House & Home

Jobless couple credit 'miracle' for saving their home

Posted May 15, 2009 10:42 a.m. EDT
Updated May 15, 2009 7:08 p.m. EDT

— Larrell Brown says “a miracle” helped save him and his wife, Monica Brown, from being homeless after the pair lost their jobs within two months of each other and faced foreclosure on their house.

They got down to one car, sold jewelry and cut other expenses after Larrell Brown lost his job as a truck driver due to health problems and his wife was laid off from her job at a car dealership.

Even with their unemployment payments, they got behind several months on the mortgage. Their lender said foreclosure was coming.

"It took us 45 years. I mean, we're in our late 40s. This is our first home. It took us this long to purchase a new home. I don't want to lose it,” Monica Brown said. “I thought we were going to have to get boxes and start packing.”

Then, she remembered a letter from the state commissioner of banks about foreclosure help. They connected her to the free, HUD-approved housing counselors of the Raleigh Area Development Authority, a not-for-profit organization.

“We went over there wondering what was going to happen, if we were going to still have our home,” Monica Brown said. “We left there wondering what did happen, what just happened because they were just so incredible!"

Counselor Albert Wilmer got the Browns to bring in all their paperwork – pay stubs, mortgage info, tax returns, etc. – and in minutes he was on the phone with their lender.

“We can get directly to the loss mitigation department or home retention team and actually get somebody who can make decisions on the account,” Wilmer said. “I haven't met one (person) that I couldn't help yet."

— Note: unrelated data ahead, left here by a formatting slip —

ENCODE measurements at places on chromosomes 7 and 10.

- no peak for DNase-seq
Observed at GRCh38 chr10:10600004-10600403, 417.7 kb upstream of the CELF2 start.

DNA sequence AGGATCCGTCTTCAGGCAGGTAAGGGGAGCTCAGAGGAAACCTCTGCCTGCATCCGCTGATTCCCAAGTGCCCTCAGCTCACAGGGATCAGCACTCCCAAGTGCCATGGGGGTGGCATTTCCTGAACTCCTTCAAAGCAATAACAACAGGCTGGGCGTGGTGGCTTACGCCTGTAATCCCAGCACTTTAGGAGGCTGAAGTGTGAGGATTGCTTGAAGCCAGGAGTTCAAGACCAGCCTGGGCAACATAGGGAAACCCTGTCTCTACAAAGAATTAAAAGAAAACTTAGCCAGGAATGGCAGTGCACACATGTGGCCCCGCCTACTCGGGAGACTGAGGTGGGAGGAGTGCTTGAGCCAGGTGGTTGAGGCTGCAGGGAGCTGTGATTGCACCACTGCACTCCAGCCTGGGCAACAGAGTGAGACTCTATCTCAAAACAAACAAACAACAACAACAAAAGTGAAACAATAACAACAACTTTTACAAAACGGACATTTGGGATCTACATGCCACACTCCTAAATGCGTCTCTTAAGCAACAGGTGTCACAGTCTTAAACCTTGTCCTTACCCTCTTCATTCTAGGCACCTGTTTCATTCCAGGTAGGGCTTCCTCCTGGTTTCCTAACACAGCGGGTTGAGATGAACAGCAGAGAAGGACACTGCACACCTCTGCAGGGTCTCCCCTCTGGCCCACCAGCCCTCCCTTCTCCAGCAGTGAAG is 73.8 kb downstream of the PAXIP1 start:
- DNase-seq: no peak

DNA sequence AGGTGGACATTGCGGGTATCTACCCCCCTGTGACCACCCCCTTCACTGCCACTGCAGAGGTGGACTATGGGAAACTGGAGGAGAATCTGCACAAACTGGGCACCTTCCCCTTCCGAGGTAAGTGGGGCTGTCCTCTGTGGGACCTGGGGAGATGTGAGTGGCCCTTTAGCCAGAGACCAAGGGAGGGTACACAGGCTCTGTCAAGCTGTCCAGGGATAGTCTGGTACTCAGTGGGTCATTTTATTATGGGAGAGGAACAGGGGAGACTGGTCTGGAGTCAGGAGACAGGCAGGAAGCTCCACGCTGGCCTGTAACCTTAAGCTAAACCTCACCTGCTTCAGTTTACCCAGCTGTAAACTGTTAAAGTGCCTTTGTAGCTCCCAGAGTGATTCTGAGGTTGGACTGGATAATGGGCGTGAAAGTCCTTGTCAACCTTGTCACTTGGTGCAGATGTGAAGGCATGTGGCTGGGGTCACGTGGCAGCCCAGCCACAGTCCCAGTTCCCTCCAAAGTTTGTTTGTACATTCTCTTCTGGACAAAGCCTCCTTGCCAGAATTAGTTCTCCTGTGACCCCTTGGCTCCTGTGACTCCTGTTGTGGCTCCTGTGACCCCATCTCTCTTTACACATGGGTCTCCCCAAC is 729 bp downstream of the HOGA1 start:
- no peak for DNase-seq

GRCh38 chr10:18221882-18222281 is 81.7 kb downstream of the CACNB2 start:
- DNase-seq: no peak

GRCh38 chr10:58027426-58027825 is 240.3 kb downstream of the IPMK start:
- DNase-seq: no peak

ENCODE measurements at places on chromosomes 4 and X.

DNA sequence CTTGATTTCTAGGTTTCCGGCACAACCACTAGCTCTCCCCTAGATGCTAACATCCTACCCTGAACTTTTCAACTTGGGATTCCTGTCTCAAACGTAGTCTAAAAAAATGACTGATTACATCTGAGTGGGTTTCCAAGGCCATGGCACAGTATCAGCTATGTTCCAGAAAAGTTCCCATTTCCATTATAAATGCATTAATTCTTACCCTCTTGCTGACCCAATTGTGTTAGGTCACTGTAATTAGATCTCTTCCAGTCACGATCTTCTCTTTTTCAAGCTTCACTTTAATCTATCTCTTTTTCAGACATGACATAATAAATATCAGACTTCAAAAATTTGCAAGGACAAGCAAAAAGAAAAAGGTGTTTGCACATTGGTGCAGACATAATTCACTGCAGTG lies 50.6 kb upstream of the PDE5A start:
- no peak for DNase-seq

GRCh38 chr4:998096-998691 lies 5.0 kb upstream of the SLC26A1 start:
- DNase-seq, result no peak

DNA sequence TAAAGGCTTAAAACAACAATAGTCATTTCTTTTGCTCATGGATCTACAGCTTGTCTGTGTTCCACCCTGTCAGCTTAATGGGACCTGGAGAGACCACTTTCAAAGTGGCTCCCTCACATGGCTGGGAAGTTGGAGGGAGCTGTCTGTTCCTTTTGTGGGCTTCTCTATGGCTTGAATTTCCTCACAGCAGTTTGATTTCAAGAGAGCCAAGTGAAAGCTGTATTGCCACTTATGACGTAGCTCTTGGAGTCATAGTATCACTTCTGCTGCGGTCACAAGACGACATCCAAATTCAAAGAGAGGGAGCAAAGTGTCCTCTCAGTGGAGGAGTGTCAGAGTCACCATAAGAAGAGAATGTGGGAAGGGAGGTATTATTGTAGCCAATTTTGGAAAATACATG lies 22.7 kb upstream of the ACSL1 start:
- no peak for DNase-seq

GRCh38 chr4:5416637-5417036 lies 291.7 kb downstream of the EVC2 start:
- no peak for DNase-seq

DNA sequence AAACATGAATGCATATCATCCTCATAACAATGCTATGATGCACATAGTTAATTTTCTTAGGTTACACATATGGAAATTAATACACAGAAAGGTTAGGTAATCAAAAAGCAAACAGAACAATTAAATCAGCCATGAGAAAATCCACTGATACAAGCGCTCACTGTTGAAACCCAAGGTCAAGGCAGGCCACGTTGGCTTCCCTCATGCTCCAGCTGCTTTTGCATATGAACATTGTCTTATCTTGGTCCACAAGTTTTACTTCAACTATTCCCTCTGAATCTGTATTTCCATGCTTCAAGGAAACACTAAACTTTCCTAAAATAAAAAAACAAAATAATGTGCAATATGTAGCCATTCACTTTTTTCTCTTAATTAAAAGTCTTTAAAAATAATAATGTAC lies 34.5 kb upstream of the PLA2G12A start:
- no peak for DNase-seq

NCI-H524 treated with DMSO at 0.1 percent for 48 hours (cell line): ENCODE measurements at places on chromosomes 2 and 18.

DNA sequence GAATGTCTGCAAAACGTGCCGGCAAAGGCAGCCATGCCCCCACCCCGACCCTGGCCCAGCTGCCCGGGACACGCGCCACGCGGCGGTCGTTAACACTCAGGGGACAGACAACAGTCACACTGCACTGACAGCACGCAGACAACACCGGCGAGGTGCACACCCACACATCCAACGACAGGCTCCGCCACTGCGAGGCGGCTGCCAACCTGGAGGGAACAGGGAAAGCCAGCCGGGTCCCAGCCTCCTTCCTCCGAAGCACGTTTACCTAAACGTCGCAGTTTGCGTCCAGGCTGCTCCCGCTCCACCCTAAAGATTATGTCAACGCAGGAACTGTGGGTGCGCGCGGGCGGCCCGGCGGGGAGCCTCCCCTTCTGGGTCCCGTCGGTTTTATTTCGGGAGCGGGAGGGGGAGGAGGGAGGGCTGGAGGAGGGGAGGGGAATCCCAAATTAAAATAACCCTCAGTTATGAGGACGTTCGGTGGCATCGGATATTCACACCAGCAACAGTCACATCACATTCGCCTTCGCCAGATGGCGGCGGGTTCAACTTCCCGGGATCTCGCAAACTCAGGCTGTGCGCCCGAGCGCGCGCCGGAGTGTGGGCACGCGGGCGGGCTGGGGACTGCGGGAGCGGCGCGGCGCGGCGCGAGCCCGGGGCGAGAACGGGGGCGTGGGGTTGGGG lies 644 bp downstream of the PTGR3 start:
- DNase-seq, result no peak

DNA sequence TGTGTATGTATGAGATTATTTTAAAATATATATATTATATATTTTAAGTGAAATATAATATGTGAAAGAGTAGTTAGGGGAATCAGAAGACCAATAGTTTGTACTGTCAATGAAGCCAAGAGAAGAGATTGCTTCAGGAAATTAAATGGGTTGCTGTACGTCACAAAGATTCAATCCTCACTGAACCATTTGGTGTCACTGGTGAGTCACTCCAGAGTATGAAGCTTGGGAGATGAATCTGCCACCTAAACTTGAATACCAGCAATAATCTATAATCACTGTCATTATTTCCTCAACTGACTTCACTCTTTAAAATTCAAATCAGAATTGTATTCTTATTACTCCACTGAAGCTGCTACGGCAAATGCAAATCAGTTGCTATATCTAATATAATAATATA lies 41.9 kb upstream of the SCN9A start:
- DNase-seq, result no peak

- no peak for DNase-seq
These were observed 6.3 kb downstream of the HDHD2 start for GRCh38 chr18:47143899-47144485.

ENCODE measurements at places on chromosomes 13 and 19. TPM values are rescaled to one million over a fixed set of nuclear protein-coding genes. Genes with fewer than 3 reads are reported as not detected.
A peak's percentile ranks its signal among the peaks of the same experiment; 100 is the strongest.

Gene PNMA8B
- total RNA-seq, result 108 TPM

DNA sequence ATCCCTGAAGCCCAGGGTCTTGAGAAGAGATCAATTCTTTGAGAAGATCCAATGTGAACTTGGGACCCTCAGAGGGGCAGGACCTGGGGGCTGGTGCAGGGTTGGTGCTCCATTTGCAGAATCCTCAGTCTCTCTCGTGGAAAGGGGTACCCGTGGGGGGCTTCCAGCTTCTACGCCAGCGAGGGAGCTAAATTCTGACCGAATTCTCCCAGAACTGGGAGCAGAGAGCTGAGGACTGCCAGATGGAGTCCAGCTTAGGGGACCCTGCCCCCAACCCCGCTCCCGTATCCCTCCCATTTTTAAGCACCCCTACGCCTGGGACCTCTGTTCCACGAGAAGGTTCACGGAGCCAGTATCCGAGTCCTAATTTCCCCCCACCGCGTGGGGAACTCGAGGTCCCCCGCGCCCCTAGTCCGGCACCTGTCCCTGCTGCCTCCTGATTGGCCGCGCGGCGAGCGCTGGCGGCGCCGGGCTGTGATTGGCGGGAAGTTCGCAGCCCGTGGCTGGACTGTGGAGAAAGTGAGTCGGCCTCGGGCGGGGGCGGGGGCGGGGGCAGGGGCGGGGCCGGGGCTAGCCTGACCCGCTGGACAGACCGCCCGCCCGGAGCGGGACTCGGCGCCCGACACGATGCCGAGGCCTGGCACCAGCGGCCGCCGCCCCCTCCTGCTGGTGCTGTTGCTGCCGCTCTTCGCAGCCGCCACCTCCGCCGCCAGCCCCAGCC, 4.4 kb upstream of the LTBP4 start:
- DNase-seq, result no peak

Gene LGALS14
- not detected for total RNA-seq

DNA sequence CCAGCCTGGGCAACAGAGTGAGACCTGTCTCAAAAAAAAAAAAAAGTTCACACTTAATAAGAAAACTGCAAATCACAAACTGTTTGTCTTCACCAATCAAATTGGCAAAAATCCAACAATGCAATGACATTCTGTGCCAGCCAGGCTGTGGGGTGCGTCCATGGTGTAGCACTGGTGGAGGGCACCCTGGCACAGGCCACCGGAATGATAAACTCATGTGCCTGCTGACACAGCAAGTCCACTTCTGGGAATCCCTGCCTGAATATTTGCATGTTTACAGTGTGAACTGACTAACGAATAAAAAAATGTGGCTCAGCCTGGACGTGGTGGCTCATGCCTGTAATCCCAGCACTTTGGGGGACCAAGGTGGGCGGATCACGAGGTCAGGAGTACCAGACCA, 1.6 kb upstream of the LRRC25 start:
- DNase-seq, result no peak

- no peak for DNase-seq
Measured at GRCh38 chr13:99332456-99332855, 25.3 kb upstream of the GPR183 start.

The Browns were granted 30 extra days to make a regular mortgage payment. If they can’t make two more on time after that, the debt they owed will be adjusted over the life of the loan.

“(Wilmer) didn't say it was going to cure it all. He couldn't make no promises. But what he done for us I would consider a miracle,” Larrell Brown said.

Some families have interest rates reduced. Others have been able to turn their high adjustable rates into fixed ones.

"I think we spend more time explaining the process, because people fear, they just fear debt,” Wilmer said.

James Stroud, director of the Raleigh Area Development Authority, said he knows of other success stories besides the Browns.

"I had one particular individual; she had a 13 percent interest rate. We were able to lower that rate down to 4 percent … so that probably saved her about $800 or $900 a month.”

Stroud says homeowners should beware of mortgage companies that charge a fee. For more information about the Raleigh Area Development Authority, visit their Web site or call 919-807-8400.

The Obama Administration has introduced a $75 million program called Making Home Affordable, which hopes to stabilize the housing market and help up to 7 to 9 million Americans reduce their monthly mortgage payments to more affordable levels.